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Layer normalization layer (Ba et al., 2016).

Inherits From: Layer, Module

Used in the notebooks

Used in the tutorials

Normalize the activations of the previous layer for each given example in a batch independently, rather than across a batch like Batch Normalization. i.e. applies a transformation that maintains the mean activation within each example close to 0 and the activation standard deviation close to 1.

Given a tensor inputs, moments are calculated and normalization is performed across the axes specified in axis.


data = tf.constant(np.arange(10).reshape(5, 2) * 10, dtype=tf.float32)
[[ 0. 10.]
 [20. 30.]
 [40. 50.]
 [60. 70.]
 [80. 90.]], shape=(5, 2), dtype=float32)
layer = tf.keras.layers.LayerNormalization(axis=1)
output = layer(data)
[[-1. 1.]
 [-1. 1.]
 [-1. 1.]
 [-1. 1.]
 [-1. 1.]], shape=(5, 2), dtype=float32)

Notice that with Layer Normalization the normalization happens across the axes within each example, rather than across different examples in the batch.

If scale or center are enabled, the layer will scale the normalized outputs by broadcasting them with a trainable variable gamma, and center the outputs by broadcasting with a trainable variable beta. gamma will default to a ones tensor and beta will default to a zeros tensor, so that centering and scaling are no-ops before training has begun.

So, with scaling and centering enabled the normalization equations are as follows:

Let the intermediate activations for a mini-batch to be the inputs.

For each sample x_i in inputs with k features, we compute the mean and variance of the sample:

mean_i = sum(x_i[j] for j in range(k)) / k
var_i = sum((x_i[j] - mean_i) ** 2 for j in range(k)) / k

and then compute a normalized x_i_normalized, including a small factor epsilon for numerical stability.

x_i_normalized = (x_i - mean_i) / sqrt(var_i + epsilon)

And finally x_i_normalized is linearly transformed by gamma and beta, which are learned parameters:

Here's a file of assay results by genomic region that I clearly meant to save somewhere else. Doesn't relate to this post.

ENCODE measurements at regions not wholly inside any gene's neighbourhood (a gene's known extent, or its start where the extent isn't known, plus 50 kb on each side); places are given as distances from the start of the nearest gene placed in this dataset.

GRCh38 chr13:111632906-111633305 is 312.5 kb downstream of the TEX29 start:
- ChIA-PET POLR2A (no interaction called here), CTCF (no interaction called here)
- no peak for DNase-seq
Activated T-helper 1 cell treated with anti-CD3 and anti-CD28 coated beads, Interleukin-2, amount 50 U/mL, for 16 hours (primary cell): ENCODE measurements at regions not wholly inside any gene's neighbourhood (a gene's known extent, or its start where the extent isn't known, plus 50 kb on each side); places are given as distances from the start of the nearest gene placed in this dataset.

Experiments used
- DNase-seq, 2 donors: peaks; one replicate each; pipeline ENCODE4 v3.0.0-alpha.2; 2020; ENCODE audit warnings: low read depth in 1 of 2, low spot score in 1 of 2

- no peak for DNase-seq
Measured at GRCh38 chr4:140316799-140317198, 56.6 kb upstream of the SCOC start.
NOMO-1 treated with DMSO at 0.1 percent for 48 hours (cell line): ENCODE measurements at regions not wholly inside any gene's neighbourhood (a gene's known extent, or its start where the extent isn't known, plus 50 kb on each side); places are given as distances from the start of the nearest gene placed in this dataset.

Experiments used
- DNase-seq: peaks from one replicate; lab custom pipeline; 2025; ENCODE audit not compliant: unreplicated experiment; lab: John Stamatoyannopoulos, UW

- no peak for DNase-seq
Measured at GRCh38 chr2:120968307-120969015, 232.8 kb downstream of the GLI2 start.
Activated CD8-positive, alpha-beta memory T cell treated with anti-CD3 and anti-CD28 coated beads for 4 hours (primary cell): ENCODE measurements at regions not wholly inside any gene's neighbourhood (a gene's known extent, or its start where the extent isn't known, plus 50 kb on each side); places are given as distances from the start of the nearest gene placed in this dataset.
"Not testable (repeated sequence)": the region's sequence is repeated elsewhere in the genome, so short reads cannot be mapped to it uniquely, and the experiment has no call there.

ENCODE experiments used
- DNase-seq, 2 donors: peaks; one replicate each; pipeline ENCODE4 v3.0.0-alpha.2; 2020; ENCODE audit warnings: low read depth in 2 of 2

output_i = x_i_normalized * gamma + beta

gamma and beta will span the axes of inputs specified in axis, and this part of the inputs' shape must be fully defined.

For example:

layer = tf.keras.layers.LayerNormalization(axis=[1, 2, 3])[5, 20, 30, 40])
(20, 30, 40)
(20, 30, 40)

Note that other implementations of layer normalization may choose to define gamma and beta over a separate set of axes from the axes being normalized across. For example, Group Normalization (Wu et al. 2018) with group size of 1 corresponds to a Layer Normalization that normalizes across height, width, and channel and has gamma and beta span only the channel dimension. So, this Layer Normalization implementation will not match a Group Normalization layer with group size set to 1.

axis Integer or List/Tuple. The axis or axes to normalize across. Typically this is the features axis/axes. The left-out axes are typically the batch axis/axes. This argument defaults to -1, the last dimension in the input.
epsilon Small float added to variance to avoid dividing by zero. Defaults to 1e-3
center If True, add offset of beta to normalized tensor. If False, beta is ignored. Defaults to True.
scale If True, multiply by gamma. If False, gamma is not used. Defaults to True. When the next layer is linear (also e.g. nn.relu), this can be disabled since the scaling will be done by the next layer.
beta_initializer Initializer for the beta weight. Defaults to zeros.
gamma_initializer Initializer for the gamma weight. Defaults to ones.
beta_regularizer Optional regularizer for the beta weight. None by default.
gamma_regularizer Optional regularizer for the gamma weight. None by default.
beta_constraint Optional constraint for the beta weight. None by default.
gamma_constraint Optional constraint for the gamma weight. None by default.

Input shape:

Arbitrary. Use the keyword argument input_shape (tuple of integers, does not include the samples axis) when using this layer as the first layer in a model.

Output shape:

Same shape as input.